that ’tis unbecoming at her age to play the pretty girl;
or that the paint she wears shocks every one? Le Misanthrope (I. 1)
The truth would hurt Émilie, which neither galanterie nor honnêteté would allow. If at all possible, one does not offend others in the name of frankness or “truth.”
In scene two, Oronte walks in with a copy of a poem he wishes to read to Alceste, the misanthrope. The poem is mediocre and, although he hesitates for the longest time, Alceste ends up saying that “Franchement, il [le poème] est bon à mettre au cabinet.” Frankly, it’s good for the garbage.) Cabinet is an ambiguous word. It can mean a drawer (cabinet making), but can also mean a toilet. Alceste is franc, but he is not civil. He is acting offensively in the name of sincerity or “honnêteté” in its literal sense.
The above are examples of the polemical nature of many of Molière’s plays. They could lead to debates. When it was first staged, in 1664, Le Tartuffe, whose protagonist feigns devotion and nearly ruins Orgon’s family, was not seen as falsely devout by Orgon and, given its subject matter, the play was banned. It took Molière five years to make Le Tartuffe acceptable.
L’École des femmes, 1719 edition (Wikipedia)
L’École des femmes (Google images)
Les Précieuses ridicules by Moreau le Jeune (Wikipedia)
Les Précieuses ridicules (Google images)
Similarly, Les Précieuses ridicules (18 November 1661; Petit-Bourbon) was not a depiction of préciosité, except for allusions, such as the use of a purer language. Magdelon and Cathos, who have just arrived in Paris, are besotted by préciosité and salons, but they have yet to set foot in a salon. Real précieuses and salonnières would know that Mascarille and Jodelet are not salonniers. They would not let themselves be courted and amused by the valets of Du Croisy and La Grange, the two suitable young men Magdelon and Cathos rejected. The Précieuses ridicules has the plot of a farce: le trompeur trompé (the deceiver deceived). The tables are turned on Magdelon and Cathos.
Yet, Molière was criticized for portraying Les Précieuses ridicules. In the Preface to Les Précieuses ridicules, he wrote that Magdelon and Cathos were false précieuses and that “Les plusexcellentes choses sont sujettes à être copiées par de mauvaissinges.” (The most excellent things are apt to be copied by bad monkeys.) Besides, comedies of manners are “miroirs publics.”
Molière wrote comédies-ballets, but he also wrote comedies featuring gentilshommes, aristocrats and gods: Dom Garcie de Navarre (comédie héroïque; 1661), La Princesse d’Élide (1664), Dom Juan (1665), Amphitryon(1668)… Moreover, as an actor, Molière was fond of playing roles in comédies-héroïques. Critic Paul Bénichou dispelled the commonly held view that Molière advocated bourgeois common sense.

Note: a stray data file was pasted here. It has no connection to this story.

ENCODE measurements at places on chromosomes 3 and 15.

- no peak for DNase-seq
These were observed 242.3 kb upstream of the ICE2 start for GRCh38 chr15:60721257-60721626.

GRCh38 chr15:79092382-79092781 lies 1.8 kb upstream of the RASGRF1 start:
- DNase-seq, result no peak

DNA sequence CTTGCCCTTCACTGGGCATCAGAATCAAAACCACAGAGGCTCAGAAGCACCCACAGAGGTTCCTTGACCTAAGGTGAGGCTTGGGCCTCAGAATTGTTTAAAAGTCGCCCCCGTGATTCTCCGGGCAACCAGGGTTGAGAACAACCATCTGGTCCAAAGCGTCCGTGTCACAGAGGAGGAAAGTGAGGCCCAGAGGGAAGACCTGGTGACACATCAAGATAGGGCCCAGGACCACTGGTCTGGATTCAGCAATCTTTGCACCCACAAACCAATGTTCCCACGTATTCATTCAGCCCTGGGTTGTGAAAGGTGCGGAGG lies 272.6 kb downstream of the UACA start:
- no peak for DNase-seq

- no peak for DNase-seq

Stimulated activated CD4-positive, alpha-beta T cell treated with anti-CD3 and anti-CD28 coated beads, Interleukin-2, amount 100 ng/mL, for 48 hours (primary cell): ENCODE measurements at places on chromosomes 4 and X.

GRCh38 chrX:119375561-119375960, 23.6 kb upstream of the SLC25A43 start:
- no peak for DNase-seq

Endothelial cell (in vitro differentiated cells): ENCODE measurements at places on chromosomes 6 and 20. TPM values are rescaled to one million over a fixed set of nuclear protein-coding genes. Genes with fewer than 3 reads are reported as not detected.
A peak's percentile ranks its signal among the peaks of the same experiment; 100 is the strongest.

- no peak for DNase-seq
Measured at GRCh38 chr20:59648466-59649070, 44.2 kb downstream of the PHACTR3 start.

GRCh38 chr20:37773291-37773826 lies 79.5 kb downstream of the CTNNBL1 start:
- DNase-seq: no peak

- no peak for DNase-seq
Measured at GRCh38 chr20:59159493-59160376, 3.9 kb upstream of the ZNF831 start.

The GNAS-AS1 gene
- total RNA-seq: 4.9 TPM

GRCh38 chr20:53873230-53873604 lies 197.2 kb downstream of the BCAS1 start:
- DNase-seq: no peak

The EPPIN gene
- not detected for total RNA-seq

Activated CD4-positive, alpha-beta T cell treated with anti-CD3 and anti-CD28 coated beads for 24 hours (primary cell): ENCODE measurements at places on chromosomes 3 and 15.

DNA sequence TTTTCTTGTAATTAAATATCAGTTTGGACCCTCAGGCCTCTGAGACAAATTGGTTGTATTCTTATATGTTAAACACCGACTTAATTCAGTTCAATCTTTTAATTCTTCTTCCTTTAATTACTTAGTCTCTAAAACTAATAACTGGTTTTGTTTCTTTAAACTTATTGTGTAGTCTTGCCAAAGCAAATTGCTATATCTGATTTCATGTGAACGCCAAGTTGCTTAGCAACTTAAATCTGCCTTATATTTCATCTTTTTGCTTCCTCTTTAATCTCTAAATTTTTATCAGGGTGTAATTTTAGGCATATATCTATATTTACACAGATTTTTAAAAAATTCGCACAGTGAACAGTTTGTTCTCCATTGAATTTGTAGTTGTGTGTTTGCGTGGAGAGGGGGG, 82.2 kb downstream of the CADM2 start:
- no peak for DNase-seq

Molière was a human being and humans dream of worlds that are or seem better than the world they inhabit. Aristocrats were privileged individuals. So Molière featured aristocrats in a few of his comedies. For Molière, theatre was at times the goal of theatre. He created a comforting spectacle, an illusion.
Molière neither served nor disserved the “querelle des femmes,” feminists. Moreover, if there is a galant in the comedies of Molière, it is the young man who courts a woman who loves him, but whose marriage to her is threatened by a blocking character. Molière’s honnête homme is Philinte (Le Misanthrope), Cléante (Le Tartuffe) and other figures often called the raisonneur. L’honnête homme does not vilify women.
In L’École des femmes (1662) (The School for Wives), Agnès, who has been raised by Arnolphe to be his faithful wife, falls in love with Horace, whom she sees through her window. She rejects Arnolphe saying that the way Arnolphe’s speaks of marriage makes it sound terrible. Horace, on the other hand, presents marriage as pleasurable, which makes her feel like marrying:
Chez vous le mariage est fâcheux et pénible, Et vos discours en font une image terrible; Mais, las ! il le fait, lui, si rempli de plaisirs, Que de se marier il donne des désirs. (V. iv)
With you, marriage is a trouble and a pain,
and your descriptions give a terrible picture of it;
but there — he makes it seem so full of joy
that I long to marry. (V. 4) The School for Wives (V. 4)
Horace is galant and earns Agnès’ love. In comedy, galanterie is conventional, the goal of comedy being the marriage of young lovers, which would not be possible if the young man were not galant (love). But, as noted above, it is not honnêteté, at least not altogether.
I apologize for the long delay. I couldn’t concentrate due to a bout of mental fatigue and difficulties in gathering recent articles and books. I require these to write my book on Molière. All is not lost. I have contacted a number of sources and have used Jstor for several years, as a private scholar. Would that I still lived across the street from a library. However, when I quote 17th-century authors whose work I do not own, I use Internet Archives, the Project Gutenberg, and Google e-books. These e-books are seldom edited or annotated, but they are immensely useful tools.